It was his firm conviction that our civilization, which is the only living great ancient civilization and which is the mother of so many great religions, has the moral and spiritual resources to provide the world a rational culture of Truth and non-violence in the context of our present technological age, where all religions could grow harmoniously, in spite of their differences in the realm of metaphysics: our ancient Indian civilization is highly tolerant to religious metaphysical pluralism. The first step we must take in the direction to have a rational religious culture will be to introduce a critical study of ethics from the very beginning of our education. It would certainly be a major step in the direction to have a permanent rational culture of inter-religious harmony. Gandhiji firmly believed that “a child before it begins to write its alphabet and to gain worldly knowledge, should know what the soul is, what truth is, what love is .... A child should learn that, in the struggle of life, it has to conquer hate by love, untruth by truth, and violence by self-suffering.” We must study critically the views of great religions, and of great teachers and thinkers of mankind about various fundamental issues of ethics concerning the form and content of good life and good society, their value and their means. It is greatly agonizing, anguishing to note that our philosophers and human scientists have totally failed to give us the ethics education necessary to build a rational ethical culture: under the influence of modern western civilization, they have excluded ethics education from educational curricula from school to university education level.
In the beginning of 20th century in his Hind Swaraj, Gandhiji made a severe condemnation of modern western civilization and articulated an alternative to it involving essentially retelling the basic values of the great teachers and seers of our classical Indian civilization in the context of our present technological age. It was his firm conviction that in the materialization of his vision lay the true freedom of India, and through India of the world at large. He considered the modern western civilization to be essentially an irreligious false civilization in the sense that selfless ethical love, which constitutes the essence of religious life, has no place or only peripheral place in it, and what it considers to be the ultimate goal of life is essentially false. It fails to see not only the true value of spirituality, i.e. of selfless ethical love, for human life but also the truth about many traditional ethical principles such as non-violence to all life, non-slavery to passions and senses, abstention from avarice, contentment, external and internal purity, body-labour, non-adultery, etc., which all great religions accept to be eternal ethical principles. Gandhiji did not change his view about modern Western civilization till the end of his life.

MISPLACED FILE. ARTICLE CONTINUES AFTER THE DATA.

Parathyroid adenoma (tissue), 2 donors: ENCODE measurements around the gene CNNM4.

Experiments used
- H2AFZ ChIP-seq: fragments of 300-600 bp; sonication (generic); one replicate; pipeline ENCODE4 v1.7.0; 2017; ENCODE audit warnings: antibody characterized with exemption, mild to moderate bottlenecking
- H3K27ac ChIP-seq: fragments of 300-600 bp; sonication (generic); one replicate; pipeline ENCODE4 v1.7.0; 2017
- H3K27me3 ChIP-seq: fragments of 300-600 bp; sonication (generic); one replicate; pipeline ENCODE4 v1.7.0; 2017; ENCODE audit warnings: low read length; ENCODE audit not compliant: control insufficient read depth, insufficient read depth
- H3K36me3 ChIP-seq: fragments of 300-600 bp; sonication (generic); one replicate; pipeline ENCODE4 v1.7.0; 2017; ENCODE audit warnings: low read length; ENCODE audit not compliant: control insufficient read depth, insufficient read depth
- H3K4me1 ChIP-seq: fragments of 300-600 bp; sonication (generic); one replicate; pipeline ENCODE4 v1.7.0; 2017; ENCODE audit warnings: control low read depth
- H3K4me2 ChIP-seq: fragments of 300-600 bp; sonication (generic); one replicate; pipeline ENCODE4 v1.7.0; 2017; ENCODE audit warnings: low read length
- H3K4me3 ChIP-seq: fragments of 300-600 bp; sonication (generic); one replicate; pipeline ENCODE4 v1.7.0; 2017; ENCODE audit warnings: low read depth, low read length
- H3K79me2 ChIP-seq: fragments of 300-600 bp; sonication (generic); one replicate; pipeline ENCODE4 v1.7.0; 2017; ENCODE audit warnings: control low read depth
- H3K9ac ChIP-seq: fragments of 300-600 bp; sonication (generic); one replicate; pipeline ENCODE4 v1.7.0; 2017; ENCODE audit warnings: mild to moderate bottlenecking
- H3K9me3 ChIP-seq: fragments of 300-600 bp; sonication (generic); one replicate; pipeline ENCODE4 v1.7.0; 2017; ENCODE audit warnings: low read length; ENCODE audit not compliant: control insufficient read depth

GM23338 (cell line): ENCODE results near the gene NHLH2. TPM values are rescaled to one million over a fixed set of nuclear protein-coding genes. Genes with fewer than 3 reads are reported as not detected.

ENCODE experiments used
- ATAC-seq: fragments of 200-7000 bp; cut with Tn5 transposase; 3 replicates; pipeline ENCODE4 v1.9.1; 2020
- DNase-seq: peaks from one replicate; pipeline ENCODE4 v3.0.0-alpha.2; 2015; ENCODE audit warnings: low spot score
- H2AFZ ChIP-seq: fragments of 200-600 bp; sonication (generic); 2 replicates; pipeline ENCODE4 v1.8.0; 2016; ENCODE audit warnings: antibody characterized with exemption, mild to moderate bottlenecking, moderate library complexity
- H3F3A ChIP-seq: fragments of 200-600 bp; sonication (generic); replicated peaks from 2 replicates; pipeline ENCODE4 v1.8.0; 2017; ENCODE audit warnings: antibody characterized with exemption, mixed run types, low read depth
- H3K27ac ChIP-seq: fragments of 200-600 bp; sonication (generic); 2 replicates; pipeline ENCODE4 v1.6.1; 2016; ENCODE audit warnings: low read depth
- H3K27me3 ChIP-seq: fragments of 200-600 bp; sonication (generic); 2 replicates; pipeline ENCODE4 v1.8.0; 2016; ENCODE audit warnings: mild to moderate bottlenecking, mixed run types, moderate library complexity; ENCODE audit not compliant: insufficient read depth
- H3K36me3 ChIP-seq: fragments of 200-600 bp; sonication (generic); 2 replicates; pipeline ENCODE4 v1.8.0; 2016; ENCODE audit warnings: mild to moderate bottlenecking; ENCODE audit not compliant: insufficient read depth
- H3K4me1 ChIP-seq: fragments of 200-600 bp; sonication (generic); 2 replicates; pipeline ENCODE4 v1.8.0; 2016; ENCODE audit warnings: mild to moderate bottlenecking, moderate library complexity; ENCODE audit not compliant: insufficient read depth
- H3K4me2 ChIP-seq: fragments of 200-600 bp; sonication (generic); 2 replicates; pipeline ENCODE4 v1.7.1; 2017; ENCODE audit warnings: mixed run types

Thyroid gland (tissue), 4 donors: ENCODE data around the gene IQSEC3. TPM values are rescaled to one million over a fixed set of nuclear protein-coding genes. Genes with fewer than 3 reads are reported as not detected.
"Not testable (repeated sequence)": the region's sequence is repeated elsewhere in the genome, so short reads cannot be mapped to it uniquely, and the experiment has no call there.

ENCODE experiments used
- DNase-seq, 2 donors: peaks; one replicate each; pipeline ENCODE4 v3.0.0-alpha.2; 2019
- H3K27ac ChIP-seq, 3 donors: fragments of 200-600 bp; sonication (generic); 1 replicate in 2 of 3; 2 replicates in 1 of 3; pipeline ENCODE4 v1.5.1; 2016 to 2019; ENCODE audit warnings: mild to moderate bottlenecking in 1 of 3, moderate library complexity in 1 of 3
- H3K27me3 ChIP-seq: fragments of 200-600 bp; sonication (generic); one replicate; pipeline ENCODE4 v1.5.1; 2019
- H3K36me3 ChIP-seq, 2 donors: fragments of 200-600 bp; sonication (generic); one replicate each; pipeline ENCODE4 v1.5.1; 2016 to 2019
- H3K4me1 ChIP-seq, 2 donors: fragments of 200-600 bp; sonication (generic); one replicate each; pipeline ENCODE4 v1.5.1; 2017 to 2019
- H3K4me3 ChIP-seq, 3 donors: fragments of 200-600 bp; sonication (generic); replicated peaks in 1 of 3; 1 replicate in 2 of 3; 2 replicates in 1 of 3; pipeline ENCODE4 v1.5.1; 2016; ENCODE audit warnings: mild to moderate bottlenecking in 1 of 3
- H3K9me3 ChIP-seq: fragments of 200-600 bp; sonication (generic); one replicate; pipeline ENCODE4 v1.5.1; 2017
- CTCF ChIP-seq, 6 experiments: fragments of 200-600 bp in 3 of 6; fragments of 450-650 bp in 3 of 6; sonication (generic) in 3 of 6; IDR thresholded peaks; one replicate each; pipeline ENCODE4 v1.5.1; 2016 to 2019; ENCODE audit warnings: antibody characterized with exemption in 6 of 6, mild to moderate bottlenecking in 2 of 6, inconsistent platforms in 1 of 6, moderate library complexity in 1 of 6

Today when the modern western civilization, which Gandhiji denounced to be a soulless civilization of lust for pleasure and wealth, is spreading like a wild fire throughout the country, and the basic values of our classical Indian civilization, which he considered to be essentially a true civilization, are disappearing from the core of our hearts, and inter-religious hatred continues to be one of our major unsolved problems, it would be most appropriate to make an intensive critical study of Gandhiji’s views about morality, spirituality and religion, which has great significance for our age, and initiate a national and global debate on it. It would be a fitting tribute to the apostle of Truth and non-violence of our age in the centenary year of his Satyagraha in South Africa.